We have also had some fun pottering around the vegie patch. We have some very yummy strawberries at the moment and heaps of spinach. The herbs are thriving and the beans are well on the way to a healthy crop. The fig tree seems to be an regular evening treat for the local bats and possums- we could net the tree but we really don't mind sharing.

We have 2 little friends over to play this afternoon and although they usually entertain themselves well when they are all together, Eric suggested we plan an activity for them. I struggled to think of something that would keep them all happy with 4 years between the oldest 2 and the younger 2. My step mother planned a treasure hunt one year for my birthday- I think it was my 11th and I always remember it fondly. I decided that it would be a fun, non- competitive activity that they could do in teams. I made up written, rhyming clues for the older boys- some were slightly cryptic to keep them on their toes. Although the clue that read "Head to the shed and look inside. Can you find where the clue doth hide?" had them totally confused and they were all set to head inside to google 'doth' to see what it meant. Jeez, kids these days!!
For the younger boys I took photos of things around the house for them to go to and search for their next clue. I was trying to run between the two groups to enjoy the hunts. They were all so cute and excited. The big boys were yelling and cheering and running from clue to clue.
They all whooped and shouted when they finished their 'amazing races'. The prize was simple and thankfully appreciated. I baked some Brownies and put some little prizes in a zip lock bag- a chocolate milk, a little snack and a cheap toy. They also got a voucher for a DVD with popcorn. They are all happily watching the DVD now :)
Another wonderful week being me and sharing it with mine- lucky me!
The clues.
The Hunt.The victory!

Saturday, 3 March 2012

Busy, busy, busy...

My last week of long service leave passed in a blur but I did make the most of every minute. Lots of lunches, chats over coffee, visits to the gym, another morning with Jonas' class (lovely) and the more practical things like having the carpets cleaned. So many things on the list didn't happen but I did make myself a very comprehensive list.

I was apprehensive about getting back into the work routine. When I thought about the frenetic pace of life during the school term I admit that my chest does tighten a little and I feel my shoulders tense. It is not that I don't like my job- I truly love what I do. I love it so much that I am not able to switch off at the end of each day or over the weekends. I am so often chasing new lesson ideas, new ways of doing things or better ways to make an impact. There are so few hours in the day and so many ways I want to share them.

I am very happy to say that all of the boys have settled into school for the year with a smile and a positive attitude. They are all happy and show me constantly how resilient and flexible they are.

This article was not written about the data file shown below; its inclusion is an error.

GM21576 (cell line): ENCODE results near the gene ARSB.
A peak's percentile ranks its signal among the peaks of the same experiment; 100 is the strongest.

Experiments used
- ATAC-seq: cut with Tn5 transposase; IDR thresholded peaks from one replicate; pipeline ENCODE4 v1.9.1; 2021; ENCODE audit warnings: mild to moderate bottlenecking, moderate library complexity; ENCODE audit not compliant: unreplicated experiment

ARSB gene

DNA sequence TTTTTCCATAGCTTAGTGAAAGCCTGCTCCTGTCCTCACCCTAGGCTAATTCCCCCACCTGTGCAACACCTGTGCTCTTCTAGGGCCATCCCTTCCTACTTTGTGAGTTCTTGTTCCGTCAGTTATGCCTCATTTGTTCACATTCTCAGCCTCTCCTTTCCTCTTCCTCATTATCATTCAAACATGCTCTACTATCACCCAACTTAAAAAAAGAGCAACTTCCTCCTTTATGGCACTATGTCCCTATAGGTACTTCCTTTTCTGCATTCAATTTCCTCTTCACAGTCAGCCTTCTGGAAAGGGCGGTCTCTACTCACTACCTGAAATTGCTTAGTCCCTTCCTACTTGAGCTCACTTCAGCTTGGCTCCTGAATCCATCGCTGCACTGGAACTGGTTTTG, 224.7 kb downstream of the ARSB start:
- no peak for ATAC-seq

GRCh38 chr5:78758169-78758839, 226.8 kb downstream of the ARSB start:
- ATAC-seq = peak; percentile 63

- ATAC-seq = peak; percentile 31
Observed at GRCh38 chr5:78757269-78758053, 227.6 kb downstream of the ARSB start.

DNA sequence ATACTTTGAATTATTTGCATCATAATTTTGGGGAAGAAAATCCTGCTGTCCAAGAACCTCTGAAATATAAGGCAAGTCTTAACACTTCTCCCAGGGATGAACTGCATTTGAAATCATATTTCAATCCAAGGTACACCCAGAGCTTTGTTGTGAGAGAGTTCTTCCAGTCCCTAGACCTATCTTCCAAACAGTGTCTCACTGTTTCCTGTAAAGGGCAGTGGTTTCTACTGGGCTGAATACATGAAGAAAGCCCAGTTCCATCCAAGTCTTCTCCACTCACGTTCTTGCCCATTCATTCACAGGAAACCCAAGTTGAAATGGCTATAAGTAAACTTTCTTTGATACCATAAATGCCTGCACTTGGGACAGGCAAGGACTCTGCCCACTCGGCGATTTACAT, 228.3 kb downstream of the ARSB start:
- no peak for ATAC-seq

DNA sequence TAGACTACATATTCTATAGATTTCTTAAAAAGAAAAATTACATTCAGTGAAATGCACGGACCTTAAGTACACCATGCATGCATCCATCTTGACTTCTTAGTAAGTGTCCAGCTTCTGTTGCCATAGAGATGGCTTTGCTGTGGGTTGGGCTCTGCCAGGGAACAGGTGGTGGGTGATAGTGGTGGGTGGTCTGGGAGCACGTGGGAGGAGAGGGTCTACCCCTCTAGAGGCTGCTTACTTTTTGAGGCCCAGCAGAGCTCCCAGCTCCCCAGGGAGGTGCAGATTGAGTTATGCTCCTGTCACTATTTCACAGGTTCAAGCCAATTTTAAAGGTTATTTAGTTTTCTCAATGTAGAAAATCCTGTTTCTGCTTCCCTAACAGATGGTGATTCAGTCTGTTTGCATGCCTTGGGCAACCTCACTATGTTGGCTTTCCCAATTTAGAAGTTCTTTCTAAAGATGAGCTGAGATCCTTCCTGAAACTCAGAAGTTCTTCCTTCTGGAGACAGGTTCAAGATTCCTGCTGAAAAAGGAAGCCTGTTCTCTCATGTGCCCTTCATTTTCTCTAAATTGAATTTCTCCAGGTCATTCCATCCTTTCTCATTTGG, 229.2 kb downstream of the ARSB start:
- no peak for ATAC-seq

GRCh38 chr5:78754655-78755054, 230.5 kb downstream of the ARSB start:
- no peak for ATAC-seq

Jonas has faced some tricky situations since starting kindy but has adapted quickly, without any concern on his part to address the problem. He now has a little group of friends he loves playing with and he is content.
Andrew has realised that a year without his best mate is not the end of the world and he faced the challenge of selection to SRC (Student Representative Council) with dignity and pride. When he stood up against one of his closest friends he still voted for his friend rather than himself. Being chosen was so much sweeter knowing that he remained loyal to his mate. We are so proud of him.
Campbell is loving the variety a Highschool day offers and the new things he can experience. Reports from teachers suggest that he is an amusing addition to the class and is giving everyone an education in BBC comedy.

We all survived my first week back at school and I am actually a little bit disappointed that they barely even missed me- like I said they are a flexible and resilient bunch.
I have thought about nothing else but my lovely little class all week. Once dinner is cooked, eaten and cleaned up, it is straight into programming, resource making and seeking fun. My week felt totally chaotic while I tried to get to know them all, but also keep them busy and establish routines. I loved our 'Very Hungry Caterpillar' theme this week- mainly because I had the perfect excuse to wear my caterpillar skirt. Our wish flags were also a lovely thing to share, and they all loved their 'star' crayons as a treat for making me so welcome on my first day.

I am so excited about all that this year has to offer for us all. The term is well under way and will be over before we have even had a chance to plan for our next family adventure...hmmmm where to next?
Lunch with Mum by the lake on my last day of leave. This was followed by coffee with some lovely friends, a play date for Joe and a dinner party for Daddy's birthday!

Star crayons for my little stars.
Don't know why this is upside down!